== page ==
Monotherapy versus dual therapy for the initial treatment of hypertension (PATHWAY-1): a randomised double-blind controlled trial: figure 1

MacDonald, T. M. et al. (2015) Monotherapy versus dual therapy for the initial treatment of hypertension (PATHWAY-1): a randomised double-blind controlled trial: figure 1. BMJ Open, 5(8), e007645. (doi: 10.1136/bmjopen-2015-007645) (PMID:26253566) (PMCID:PMC4539389)

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Introduction Previous studies have suggested that more intensive initial therapy for hypertension results in better long-term blood pressure (BP) control. We test this hypothesis comparing initial monotherapy with dual therapy in the management of essential hypertension. Methods and analysis The study is a prospective, multicentre, double-blind, active-controlled trial in patients with essential hypertension. Around 50% of patients studied will be newly diagnosed and the others will be known hypertensives who previously received only monotherapy. The trial is divided into three phases as follows: Phase 1 (Week 0–Week 16): Randomised, parallel-group, masked assignation to either combination or monotherapy. Phase 2 (Week 17–Week 32): Open-label combination therapy. Phase 3 (Week 33–Week 52): Open-label combination therapy plus open-label add-on (if BP is above 140/90 mm Hg). Hierarchical primary end points are: a comparison of home BP (home systolic blood pressure (HSBP)) averaged over the duration of phase 1 and 2 in the combination versus monotherapy arms. If combination is superior in this analysis, then the averaged mean HSBP between initial monotherapy and initial combination therapy at the end of phase 2 will be compared. Secondary end points include: BP control at 1 year; the role of age, baseline renin, sodium status, plasma volume, haemodynamic compensation and peripheral resistance on BP control; validation of the National Institute for Clinical Excellence/British Hypertension Society joint guideline algorithm; safety and tolerability of combination therapy; and the impact of combination versus monotherapy on left ventricular mass and aortic pulse wave velocity. A sample size of 536 (268 in each group) will have 90% power to detect a difference in means of 4 mm Hg.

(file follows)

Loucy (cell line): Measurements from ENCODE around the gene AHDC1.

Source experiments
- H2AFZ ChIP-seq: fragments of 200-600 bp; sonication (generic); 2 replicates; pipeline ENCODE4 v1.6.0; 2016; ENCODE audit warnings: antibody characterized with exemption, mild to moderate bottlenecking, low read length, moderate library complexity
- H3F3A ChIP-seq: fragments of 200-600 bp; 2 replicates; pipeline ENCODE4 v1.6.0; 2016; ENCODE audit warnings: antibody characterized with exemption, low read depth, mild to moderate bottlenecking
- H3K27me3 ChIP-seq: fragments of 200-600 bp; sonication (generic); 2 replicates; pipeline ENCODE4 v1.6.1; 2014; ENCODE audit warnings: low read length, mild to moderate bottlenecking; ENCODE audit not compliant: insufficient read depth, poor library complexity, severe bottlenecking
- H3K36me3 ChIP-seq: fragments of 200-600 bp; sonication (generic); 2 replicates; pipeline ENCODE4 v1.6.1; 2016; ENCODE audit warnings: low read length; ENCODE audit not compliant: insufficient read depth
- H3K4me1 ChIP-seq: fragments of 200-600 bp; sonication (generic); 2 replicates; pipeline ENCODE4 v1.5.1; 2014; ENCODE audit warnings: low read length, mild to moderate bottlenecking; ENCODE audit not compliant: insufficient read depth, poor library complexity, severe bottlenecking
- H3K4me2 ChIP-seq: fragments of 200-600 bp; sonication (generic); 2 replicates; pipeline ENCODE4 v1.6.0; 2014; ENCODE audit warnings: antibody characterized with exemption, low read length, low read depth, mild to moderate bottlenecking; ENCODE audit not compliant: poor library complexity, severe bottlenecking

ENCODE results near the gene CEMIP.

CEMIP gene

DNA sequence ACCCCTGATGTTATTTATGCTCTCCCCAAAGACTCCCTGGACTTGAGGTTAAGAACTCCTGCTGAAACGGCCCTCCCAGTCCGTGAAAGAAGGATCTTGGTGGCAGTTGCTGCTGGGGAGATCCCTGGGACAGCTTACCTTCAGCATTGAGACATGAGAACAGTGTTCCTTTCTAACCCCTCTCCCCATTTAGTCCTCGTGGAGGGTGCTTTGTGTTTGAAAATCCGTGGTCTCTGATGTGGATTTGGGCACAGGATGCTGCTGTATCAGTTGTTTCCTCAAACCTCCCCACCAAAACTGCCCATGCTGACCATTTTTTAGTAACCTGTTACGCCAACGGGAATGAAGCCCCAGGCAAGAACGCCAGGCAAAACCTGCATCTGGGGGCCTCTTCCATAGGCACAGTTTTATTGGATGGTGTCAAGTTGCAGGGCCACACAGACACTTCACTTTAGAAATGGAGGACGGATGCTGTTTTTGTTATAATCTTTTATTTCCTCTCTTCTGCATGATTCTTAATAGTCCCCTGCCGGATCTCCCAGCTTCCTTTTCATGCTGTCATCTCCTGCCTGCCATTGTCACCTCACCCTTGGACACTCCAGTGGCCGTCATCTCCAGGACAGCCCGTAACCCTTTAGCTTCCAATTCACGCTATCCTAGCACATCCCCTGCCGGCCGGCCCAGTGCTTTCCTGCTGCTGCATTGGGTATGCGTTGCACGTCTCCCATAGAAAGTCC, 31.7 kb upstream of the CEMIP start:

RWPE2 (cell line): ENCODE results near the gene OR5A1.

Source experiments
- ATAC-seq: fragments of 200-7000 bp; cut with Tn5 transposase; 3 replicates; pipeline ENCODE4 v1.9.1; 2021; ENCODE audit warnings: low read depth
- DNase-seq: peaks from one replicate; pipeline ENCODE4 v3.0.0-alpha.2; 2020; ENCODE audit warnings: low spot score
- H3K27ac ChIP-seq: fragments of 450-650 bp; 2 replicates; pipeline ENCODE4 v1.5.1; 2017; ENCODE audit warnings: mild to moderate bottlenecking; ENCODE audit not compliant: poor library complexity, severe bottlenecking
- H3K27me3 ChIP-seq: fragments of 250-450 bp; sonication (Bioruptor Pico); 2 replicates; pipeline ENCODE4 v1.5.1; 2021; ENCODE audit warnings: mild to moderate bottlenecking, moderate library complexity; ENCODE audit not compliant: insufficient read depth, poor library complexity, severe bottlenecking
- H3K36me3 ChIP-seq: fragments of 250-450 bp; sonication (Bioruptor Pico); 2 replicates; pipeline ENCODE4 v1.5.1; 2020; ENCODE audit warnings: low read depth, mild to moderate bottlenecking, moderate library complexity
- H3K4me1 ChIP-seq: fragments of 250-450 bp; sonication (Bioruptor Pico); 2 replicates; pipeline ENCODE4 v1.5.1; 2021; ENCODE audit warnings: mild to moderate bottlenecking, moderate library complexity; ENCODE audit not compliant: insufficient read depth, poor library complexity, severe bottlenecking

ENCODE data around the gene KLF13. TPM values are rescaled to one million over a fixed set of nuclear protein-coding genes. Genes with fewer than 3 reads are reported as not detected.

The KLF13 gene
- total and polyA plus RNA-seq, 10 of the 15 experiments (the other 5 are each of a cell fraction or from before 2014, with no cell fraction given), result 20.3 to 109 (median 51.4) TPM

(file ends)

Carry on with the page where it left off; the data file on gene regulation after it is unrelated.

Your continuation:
Item Type:Articles
Glasgow Author(s) Enlighten ID:Ford, Professor Ian and McInnes, Professor Gordon
Authors: MacDonald, T. M., Williams, B., Caulfield, M., Cruickshank, J. K., McInnes, G., Sever, P., Webb, D. J., Mackenzie, I. S., Salsbury, J., Morant, S., Ford, I., and Brown, M.
College/School:College of Medical Veterinary and Life Sciences > School of Cardiovascular & Metabolic Health
College of Medical Veterinary and Life Sciences > School of Health & Wellbeing > Robertson Centre
Journal Name:BMJ Open
Publisher:BMJ Publishing Group
ISSN (Online):2044-6055
Copyright Holders:Copyright © 2015 The Authors
First Published:First published in BMJ Open 5(8):e007645
Publisher Policy:Reproduced under a Creative Commons License

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